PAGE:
The importance of storytelling and narratives has been brought up several times in various BILD posts. Further inspired by some panel presentations at the recent Metropolis conference in Montreal, I’d like to continue this conversation, though approaching the issue from a different angle. I want to take a step back from the practical implications as discussed in the previous posts and move, perhaps to a more theoretical level, highlighting the two constructs of integration and investment. Continue reading
“What accent sells the most cars?” asked Michaela in a post last November. She was wondering about the supposed marketing effect of juxtaposing accents (French and English Canadian, in English) in radio advertising, considering our local context of Montreal. Recently I was reminded forcibly of the very real effect of my own English Canadian accent in a distinctly non-local context. It was in Kolkata, the teeming city where I was born but did not grow up (that honour belongs to Toronto). Continue reading
“To examine Whiteness is to identify how race shapes the lives of both White people and people of colour [and Indigenous peoples]” (Yee and Dumbril, 2003, p. 100).
In her blog, Emmanueola (What’s your story?) urges all of us think about our story:
“Each of us has a story to share, and educators must ensure that their students become confident and that all stories are heard and respected for what they are, even if they do not fall into conventional categories. What’s your story?“”
This blog post is my story, my story of an online dating experience. I share this story with you to challenge and perhaps think about the notion of “conventional categories” of being “Canadian”.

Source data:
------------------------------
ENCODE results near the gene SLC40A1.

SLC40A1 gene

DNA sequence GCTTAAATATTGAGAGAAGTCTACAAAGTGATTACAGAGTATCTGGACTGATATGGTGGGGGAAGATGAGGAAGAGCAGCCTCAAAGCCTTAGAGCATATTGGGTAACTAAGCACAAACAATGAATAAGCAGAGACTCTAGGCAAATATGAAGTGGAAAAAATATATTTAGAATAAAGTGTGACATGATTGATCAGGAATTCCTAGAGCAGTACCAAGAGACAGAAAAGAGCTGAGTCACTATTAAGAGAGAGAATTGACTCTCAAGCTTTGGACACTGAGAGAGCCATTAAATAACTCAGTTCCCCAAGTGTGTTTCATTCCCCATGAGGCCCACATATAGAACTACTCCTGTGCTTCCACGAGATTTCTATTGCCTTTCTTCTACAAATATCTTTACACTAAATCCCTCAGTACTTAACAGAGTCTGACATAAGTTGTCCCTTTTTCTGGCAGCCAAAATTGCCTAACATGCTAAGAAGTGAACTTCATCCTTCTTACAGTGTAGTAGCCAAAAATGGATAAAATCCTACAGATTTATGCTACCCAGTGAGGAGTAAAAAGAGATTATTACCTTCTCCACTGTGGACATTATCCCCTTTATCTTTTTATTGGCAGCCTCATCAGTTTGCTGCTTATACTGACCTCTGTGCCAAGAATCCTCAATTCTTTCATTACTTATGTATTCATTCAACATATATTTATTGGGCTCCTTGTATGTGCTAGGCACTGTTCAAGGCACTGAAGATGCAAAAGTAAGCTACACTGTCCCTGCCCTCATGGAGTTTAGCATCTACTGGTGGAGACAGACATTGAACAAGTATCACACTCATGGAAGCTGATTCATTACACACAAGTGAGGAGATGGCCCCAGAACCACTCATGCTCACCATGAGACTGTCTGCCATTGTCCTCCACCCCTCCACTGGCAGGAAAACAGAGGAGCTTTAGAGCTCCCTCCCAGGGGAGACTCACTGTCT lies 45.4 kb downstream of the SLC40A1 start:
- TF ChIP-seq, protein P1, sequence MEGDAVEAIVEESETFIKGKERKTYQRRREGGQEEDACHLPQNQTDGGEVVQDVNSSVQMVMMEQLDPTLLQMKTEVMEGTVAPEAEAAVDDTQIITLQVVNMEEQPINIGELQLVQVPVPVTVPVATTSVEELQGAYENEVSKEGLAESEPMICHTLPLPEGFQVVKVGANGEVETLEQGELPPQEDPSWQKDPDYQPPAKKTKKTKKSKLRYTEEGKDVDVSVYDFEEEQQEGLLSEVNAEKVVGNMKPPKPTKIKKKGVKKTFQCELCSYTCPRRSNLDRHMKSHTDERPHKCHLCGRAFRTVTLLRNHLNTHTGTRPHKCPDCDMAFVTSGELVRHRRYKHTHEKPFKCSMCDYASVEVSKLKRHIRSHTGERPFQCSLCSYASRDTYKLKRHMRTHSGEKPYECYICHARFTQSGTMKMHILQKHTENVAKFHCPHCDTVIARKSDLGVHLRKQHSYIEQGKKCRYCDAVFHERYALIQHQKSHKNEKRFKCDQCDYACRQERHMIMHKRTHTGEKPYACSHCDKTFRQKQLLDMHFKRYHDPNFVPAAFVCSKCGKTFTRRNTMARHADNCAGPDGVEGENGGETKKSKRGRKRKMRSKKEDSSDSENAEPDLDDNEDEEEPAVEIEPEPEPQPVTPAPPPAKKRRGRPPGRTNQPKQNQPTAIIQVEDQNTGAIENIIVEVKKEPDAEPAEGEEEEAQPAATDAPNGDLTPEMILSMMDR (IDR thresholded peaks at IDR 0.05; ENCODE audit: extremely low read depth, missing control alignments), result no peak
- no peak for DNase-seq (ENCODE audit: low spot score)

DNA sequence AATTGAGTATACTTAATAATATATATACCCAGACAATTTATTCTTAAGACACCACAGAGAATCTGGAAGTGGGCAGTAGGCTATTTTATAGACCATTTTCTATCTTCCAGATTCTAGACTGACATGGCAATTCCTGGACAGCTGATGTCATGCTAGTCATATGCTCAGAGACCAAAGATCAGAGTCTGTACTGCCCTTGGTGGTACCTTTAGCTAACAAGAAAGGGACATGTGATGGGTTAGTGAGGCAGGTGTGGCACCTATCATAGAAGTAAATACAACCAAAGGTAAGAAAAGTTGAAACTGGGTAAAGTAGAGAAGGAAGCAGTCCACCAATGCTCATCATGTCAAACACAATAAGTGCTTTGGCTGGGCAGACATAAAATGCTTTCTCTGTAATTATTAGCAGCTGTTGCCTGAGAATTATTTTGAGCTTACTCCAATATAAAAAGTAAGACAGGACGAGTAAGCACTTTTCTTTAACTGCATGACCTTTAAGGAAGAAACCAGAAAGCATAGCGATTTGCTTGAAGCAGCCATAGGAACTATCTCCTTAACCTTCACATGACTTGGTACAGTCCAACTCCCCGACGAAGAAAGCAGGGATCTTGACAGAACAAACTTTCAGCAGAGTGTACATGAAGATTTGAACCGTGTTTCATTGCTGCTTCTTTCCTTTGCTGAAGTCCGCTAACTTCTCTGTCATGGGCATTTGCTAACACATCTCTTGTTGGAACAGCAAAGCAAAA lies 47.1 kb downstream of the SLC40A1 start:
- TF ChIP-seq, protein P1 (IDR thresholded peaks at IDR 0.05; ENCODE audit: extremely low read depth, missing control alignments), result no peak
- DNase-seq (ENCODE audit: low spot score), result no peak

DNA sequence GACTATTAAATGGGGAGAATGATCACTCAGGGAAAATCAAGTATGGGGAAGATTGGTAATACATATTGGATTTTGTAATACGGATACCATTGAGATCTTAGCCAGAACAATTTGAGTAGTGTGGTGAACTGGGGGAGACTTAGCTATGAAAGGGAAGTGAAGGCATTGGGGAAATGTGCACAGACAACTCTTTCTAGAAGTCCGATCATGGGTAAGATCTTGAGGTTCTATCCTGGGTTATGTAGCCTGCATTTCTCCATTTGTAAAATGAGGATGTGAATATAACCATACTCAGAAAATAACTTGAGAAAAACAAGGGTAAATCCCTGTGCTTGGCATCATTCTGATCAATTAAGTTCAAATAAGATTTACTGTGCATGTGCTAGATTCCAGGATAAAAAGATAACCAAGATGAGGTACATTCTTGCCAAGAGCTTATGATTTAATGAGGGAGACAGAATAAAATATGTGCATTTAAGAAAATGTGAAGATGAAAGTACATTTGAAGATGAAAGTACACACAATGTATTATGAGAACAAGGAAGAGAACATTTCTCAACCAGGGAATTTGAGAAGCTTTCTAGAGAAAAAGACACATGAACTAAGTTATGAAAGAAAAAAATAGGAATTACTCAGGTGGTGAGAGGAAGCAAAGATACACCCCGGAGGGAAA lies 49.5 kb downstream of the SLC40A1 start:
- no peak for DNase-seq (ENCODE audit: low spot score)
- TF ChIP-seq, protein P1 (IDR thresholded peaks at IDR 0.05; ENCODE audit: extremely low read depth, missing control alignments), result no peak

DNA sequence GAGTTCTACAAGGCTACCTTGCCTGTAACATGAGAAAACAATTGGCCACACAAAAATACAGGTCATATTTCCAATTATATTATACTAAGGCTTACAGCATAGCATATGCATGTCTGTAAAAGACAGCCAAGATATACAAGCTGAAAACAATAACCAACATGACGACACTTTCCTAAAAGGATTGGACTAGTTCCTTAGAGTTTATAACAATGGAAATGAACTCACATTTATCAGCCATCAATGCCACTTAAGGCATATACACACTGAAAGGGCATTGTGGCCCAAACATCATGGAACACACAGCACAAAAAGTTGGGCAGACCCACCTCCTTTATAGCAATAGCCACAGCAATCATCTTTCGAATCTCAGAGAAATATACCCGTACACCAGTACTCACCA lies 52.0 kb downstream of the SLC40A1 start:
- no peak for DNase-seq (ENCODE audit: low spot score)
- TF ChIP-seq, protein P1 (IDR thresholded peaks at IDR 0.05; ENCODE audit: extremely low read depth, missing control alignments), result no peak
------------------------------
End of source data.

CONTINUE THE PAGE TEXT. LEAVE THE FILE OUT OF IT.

This past week, I introduced my students to a new writing project: personal narrative. I’m replacing another teacher, and they have a “descriptive essay” on the syllabus, which to me to is another label for a personal narrative. Plus, I’ve taught personal narrative before, so I’m going with what I know to save some time and get the ball rolling for these students. The syllabus also stipulates that the essay is to explore the theme of tolerance: very timely, I thought.
I’m doing a research project on “blogging as pedagogy” as part of a reflective exercise to digest the experience of doing a blog with my graduate cohort last term. I can’t think of a better place to write about some of my preliminary findings than here on this blog. Continue reading
The Star Wars film franchise is world-renowned for its fantastic science fiction storytelling, breathtaking special effects, and unparalleled original music. For readers in need of an outline of the episode trajectory, the original trilogy includes Episode IV: A New Hope (1977), Episode V: The Empire Strikes Back (1980), and Episode VI: Return of the Jedi (1983); the prequel trilogy consists of Episode I: The Phantom Menace (1999), Episode II: Attack of the Clones (2002), and Episode III: Revenge of the Sith (2005); the sequel trilogy features Episode VII: The Force Awakens (2015), as well as two forthcoming films; finally, Rogue One: A Star Wars Story (2016) serves to bridge the prequel and original trilogies. Indeed, Star Wars has been celebrated across generations, receiving a myriad of awards and becoming one of the highest grossing film franchises of all time. Yet, for all of the reasons to obsess over this otherworldly saga, language remains at the periphery of interest for many moviegoers.
Last week, I attended the play J’Accuse, by Annick Lefebvre, at the Centre du Théâtre D’Aujourd’hui in Montréal.
The play is made up of a series of five monologues by five different (fictional) women. Each monologue is an expression of the character’s inner rage (mixed in with some joy and humour and sadness), and a sense of feeling misunderstood. The play is in French.